Responding to two columns that Bozell wrote in early 2005, San Francisco Chronicle columnist Neva Chonin claimed that Bozell wanted to forbid offensive television programs not only from his views, but "from all our living rooms, choice and taste be damned." Television Watch, an organization promoting parental responsibility for children's television viewing over increased government regulation of television, used a short clip of Bozell saying that the V-Chip is ineffective at blocking inappropriate television programs in a promotional video released in July 2005 intended to claim that special-interest groups like Bozell's own Parents Television Council are using such propaganda to justify increased government control of the public airwaves.

Board membership

Bozell is currently on the board of advisors of the Catholic League for Religious and Civil Rights, a group against the defamation of Catholics in America. He has also served on the board of directors for the American Conservative Union. After resigning as president of the Parents Television Council, he remains an advisor to that organization.

Written works

His articles have appeared in such publications as The Wall Street Journal, Washington Post, Washington Times, New York Post, Los Angeles Times, USA Today, and National Review. He is a nationally syndicated columnist with the Creators Syndicate, and he is a regular on television, including the Fox News Channel program Hannity & Colmes. He writes two weekly columns, one covering the news media published Tuesdays or Wednesdays, and one covering entertainment published Thursdays or Fridays on the sites for the Media Research Center and Cybercast News Service. Other web sites such as, Catholic Exchange, Yahoo! News, and others have published these columns. For some time, the Parents Television Council web site carried Bozell's entertainment column, but as of late January 2008, the PTC no longer hosts the columns, instead linking to the columns hosted on the MRC web site. In his columns, Bozell has written about such topics as media consolidation, indecency, media violence, and anti-Christian sentiment.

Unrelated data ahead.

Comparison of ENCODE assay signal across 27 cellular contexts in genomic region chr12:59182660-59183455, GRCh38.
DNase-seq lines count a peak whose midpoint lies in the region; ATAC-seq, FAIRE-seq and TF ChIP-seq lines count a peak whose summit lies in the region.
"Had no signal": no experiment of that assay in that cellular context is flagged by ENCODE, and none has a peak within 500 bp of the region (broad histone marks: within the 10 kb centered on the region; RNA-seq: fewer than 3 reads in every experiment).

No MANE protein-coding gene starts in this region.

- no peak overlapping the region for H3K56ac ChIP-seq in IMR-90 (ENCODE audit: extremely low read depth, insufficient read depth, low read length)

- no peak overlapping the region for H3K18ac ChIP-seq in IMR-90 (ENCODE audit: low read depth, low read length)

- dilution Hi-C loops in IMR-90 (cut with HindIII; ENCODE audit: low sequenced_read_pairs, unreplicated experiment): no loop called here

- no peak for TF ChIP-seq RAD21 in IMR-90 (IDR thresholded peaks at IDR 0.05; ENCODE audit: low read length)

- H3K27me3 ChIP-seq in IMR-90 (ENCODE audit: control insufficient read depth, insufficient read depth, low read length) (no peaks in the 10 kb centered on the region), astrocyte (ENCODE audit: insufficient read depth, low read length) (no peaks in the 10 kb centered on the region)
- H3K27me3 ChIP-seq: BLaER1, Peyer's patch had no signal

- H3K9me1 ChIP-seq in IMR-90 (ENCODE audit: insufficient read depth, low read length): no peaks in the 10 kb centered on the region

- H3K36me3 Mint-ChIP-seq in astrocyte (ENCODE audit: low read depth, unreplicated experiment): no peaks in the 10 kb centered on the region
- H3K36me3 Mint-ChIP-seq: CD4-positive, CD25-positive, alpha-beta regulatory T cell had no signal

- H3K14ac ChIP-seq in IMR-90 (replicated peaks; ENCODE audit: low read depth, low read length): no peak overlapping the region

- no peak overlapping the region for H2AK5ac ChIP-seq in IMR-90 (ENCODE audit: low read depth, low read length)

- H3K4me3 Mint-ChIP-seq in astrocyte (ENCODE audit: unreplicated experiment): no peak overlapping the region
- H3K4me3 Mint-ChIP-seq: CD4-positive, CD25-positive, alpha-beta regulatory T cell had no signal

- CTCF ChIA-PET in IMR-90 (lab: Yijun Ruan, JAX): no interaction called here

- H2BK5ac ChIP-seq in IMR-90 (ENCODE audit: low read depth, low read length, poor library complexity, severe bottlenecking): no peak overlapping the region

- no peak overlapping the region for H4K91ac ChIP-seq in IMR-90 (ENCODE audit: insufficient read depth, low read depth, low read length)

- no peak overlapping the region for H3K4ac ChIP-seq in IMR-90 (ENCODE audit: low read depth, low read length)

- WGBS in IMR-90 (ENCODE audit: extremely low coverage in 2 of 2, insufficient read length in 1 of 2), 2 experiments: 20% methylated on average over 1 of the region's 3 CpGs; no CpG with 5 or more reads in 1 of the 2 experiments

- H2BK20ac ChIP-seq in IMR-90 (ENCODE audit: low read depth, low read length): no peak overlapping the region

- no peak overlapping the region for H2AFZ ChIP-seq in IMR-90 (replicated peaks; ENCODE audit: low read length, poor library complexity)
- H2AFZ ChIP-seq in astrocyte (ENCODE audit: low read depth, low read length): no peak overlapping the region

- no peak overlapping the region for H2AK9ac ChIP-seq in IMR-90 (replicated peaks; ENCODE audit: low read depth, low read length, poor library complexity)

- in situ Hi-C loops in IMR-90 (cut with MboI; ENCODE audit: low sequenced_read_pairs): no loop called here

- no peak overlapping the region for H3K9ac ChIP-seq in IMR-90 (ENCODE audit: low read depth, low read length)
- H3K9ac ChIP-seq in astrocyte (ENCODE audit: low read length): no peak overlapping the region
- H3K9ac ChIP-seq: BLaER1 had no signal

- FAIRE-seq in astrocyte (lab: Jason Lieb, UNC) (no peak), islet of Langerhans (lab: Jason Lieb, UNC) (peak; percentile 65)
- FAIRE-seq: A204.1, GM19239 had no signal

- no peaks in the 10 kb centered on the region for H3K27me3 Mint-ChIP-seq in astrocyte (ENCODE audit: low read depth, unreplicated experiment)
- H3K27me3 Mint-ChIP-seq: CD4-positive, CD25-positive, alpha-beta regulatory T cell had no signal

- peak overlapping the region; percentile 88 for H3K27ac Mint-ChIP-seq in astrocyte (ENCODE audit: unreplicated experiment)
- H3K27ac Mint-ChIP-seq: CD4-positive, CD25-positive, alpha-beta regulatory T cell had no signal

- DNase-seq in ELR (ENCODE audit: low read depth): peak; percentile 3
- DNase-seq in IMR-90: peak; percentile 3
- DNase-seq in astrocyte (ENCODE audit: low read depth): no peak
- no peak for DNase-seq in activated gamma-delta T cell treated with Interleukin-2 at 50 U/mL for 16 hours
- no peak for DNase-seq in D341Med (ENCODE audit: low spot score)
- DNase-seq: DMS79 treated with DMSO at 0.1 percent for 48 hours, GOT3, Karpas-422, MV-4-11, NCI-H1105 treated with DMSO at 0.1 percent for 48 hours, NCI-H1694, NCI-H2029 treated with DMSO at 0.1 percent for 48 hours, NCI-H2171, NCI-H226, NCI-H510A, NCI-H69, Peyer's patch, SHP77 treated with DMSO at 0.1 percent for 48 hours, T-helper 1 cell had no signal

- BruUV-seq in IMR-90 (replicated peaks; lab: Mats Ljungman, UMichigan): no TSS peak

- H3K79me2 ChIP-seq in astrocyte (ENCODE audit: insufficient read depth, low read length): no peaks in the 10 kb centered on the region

To date, Bozell has written three books covering the news media.

Personal life and views

He is a nephew of conservative writer and National Review founder William F. Buckley through Bozell's mother, Patricia Buckley Bozell. His father (L. Brent Bozell Jr., a Catholic convert) was Buckley's debating partner at Yale Universitymarker and a conservative activist; his grandfather, Leo B. Bozell, was a co-founder of Bozell Worldwide. L. Brent Bozell III has a wife, Norma, and five children, David, L. Brent IV, Joseph, Caitlin, and Reid, and lives with his family in Alexandria, Virginiamarker. Bozell has stated that contrary to speculation by some in the media, he is not a Republican. was a jerk because he hated Comedy Central

Awards and recognition

Bozell was named the 1998 "Alumnus of the Year" at the University of Dallas. That same year, Grove City Collegemarker named Bozell "Pew Memorial Lecturer".


  1. [1]
  2. Parents Television Council sees new era, by Michael Learmouth, Variety, March 17, 2007
  3. Conservative Official Resigns, New York Times, September 1, 1987
  4. Bozell, Weapons of Mass Distortion, p. 18.
  5. The ConWebWatch Primer. ConWebWatch: September 4, 2007.
  6. Media Research Center biography of Bozell. Accessed 2007-07-16.
  7. MSNBC’s Keith Olbermann preaches hate speech and liberal media are silent.
  8. What is the PTC's mission? Parents Television Council Frequently Asked Questions
  9. About L. Brent Bozell.
  10. Group calls for voluntary return to TV 'family hour'. CNN: August 1, 2001.
  11. PTC Advisory Board listing as of September 14, 2007. Bozell's photo is displayed at the very bottom right corner.
  12. Bozell's Entertainment Column - 2008 Archive - Media Research Center
  13. Bozell's News Column - 2008 Archive - Media Research Center
  14. - Brent Bozell Column Archive
  15. Brent Bozell's Weekly Entertainment Column
  16. Bozell, Weapons of Mass Distortion, p. 5.
  17. - Transcripts

External links